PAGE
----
“My interest and my call to Torah isn’t because I’m looking to change anything. I’ve loved Torah from a very young age and when you’re young, you don’t see the world as broken. You see the world as whole. Now... it’s clear to see the world is broken and it needs to be fixed.
“The question we must ask is, ‘How do I make a change that is good and true to Torah? I don’t want to break from Am Yisrael, I want to be part of the Torah discussion. I want women to become part of mesorat Yisrael (Jewish tradition) on par with men, not a new Torah, not a new community, not a separate thing. We want to be part of the beit midrash.”
But how do rabbis and rabbaniot work together when the women aren’t yet at the educational level of the senior rabbis, with tznuit, masoret, yerat shamyaim (modesty, tradition, fear of Heaven)? Beit Hillel is the first place to open its doors to women that has women in the top levels of the organization.
Shimoni heads the Beit Hillel program Meshivat Nefesh, in which rabbaniot give halachic and spiritual guidance via the Internet. Having answered more than 200 questions online, “many of which are delicate and need women to address them,” they held a successful campaign to fund the new site, showing the desire for this service.
Shimoni admits she feels the political aspects of women studying.
“Facing the issues in feminism and change is hard – it’s in the air all the time. Even something as simple as a woman giving a shiur in shul – people ask, why is she doing this? Feminism affects the world – beyond Torah, in art and life. But in Torah, these questions arise all the time, each involvement of women... is a question of the slippery slope. I feel it when I walk into class and when answering questions. Talmud Torah for women is very heavy. Every time I learn, these are on my head. When I was younger, they weren’t, but now, I feel them.
“Women who are learning Torah have no clear aim, because there is no clear aim. We are looking to learn Torah and see how will this become part of our life.”
Shimoni taught in Jerusalem’s Pelech Girls High School for 10 years and will serve as a rammit (teacher) and vice-head of yeshiva in the Rosh Zurim Yeshiva, a full-time study program for women headed by Rabbanit Hanna Godinger (Dreyfuss).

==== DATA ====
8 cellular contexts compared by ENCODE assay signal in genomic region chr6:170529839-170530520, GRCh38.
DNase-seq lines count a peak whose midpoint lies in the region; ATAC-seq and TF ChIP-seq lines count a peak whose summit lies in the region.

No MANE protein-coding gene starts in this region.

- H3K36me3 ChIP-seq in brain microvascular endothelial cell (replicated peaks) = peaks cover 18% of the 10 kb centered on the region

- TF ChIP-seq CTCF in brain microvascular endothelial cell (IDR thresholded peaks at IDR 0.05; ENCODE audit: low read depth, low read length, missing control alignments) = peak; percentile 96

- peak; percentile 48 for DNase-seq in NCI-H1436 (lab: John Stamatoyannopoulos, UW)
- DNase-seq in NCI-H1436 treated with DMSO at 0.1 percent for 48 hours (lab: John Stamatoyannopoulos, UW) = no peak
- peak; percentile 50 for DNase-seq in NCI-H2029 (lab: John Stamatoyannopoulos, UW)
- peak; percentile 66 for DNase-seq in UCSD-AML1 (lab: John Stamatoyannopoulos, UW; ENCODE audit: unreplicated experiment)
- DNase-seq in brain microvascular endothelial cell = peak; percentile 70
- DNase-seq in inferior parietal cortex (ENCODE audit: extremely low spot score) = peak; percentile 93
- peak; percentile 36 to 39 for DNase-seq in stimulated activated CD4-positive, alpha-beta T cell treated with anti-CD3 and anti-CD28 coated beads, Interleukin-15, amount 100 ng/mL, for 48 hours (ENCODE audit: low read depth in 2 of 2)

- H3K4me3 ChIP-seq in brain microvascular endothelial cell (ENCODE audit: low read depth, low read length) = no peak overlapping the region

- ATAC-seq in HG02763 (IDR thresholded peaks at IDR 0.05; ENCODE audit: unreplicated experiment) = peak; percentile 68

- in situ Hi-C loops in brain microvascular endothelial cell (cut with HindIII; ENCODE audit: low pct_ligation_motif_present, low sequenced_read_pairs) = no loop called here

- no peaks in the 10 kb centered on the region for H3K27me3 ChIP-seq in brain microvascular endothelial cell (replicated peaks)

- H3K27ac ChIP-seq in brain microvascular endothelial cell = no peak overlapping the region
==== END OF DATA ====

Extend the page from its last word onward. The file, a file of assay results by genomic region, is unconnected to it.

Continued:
She knows that many women feel challenged and frustrated in Judaism. To them she says, “Religion is not only Halacha, and Halacha is not only closed doors, it’s also open doors – it’s how you build yourself.” Shimoni suggests that women who feel stuck in Judaism should “find other women to get together with, to learn together to be together in this challenge.”
What of the future?
“I hope to see more yeshivot for women. I hope women write more. They don’t write as much as men – and it is one way men and women can talk – through their writing. I would like to find funding for women to publish.”
BORN IN the US to a family of rabbis, Rabbanit Devorah Evron made aliyah at age seven. Sitting in her office where she directs Ohr Torah Stone’s Susi Bradfield Women’s Institute of Halakhic Leadership, Evron shares that she, too, was told from a young age, “If I were a boy I’d go to Gush or Mercaz Harav,” referring to two famous yeshivot in Alon Shvut and Jerusalem, respectively.
Instead, she studied Gemara at Bar-Ilan University “before there were midrashot for women to learn” from 1984 to 1986 and studied psychodrama, becoming a therapist while continuing to study and teach Torah.
After earning an MA in gender and the arts, Evron worked in the Elga Stulman Women’s Institute for Jewish Studies at Hamidrasha in Oranim.
“In 2008, I realized that in order to make a difference in women and Judaism, we need women in leadership and Halacha, because everyone is losing, the world of Torah is losing, the community is losing, and women are losing.”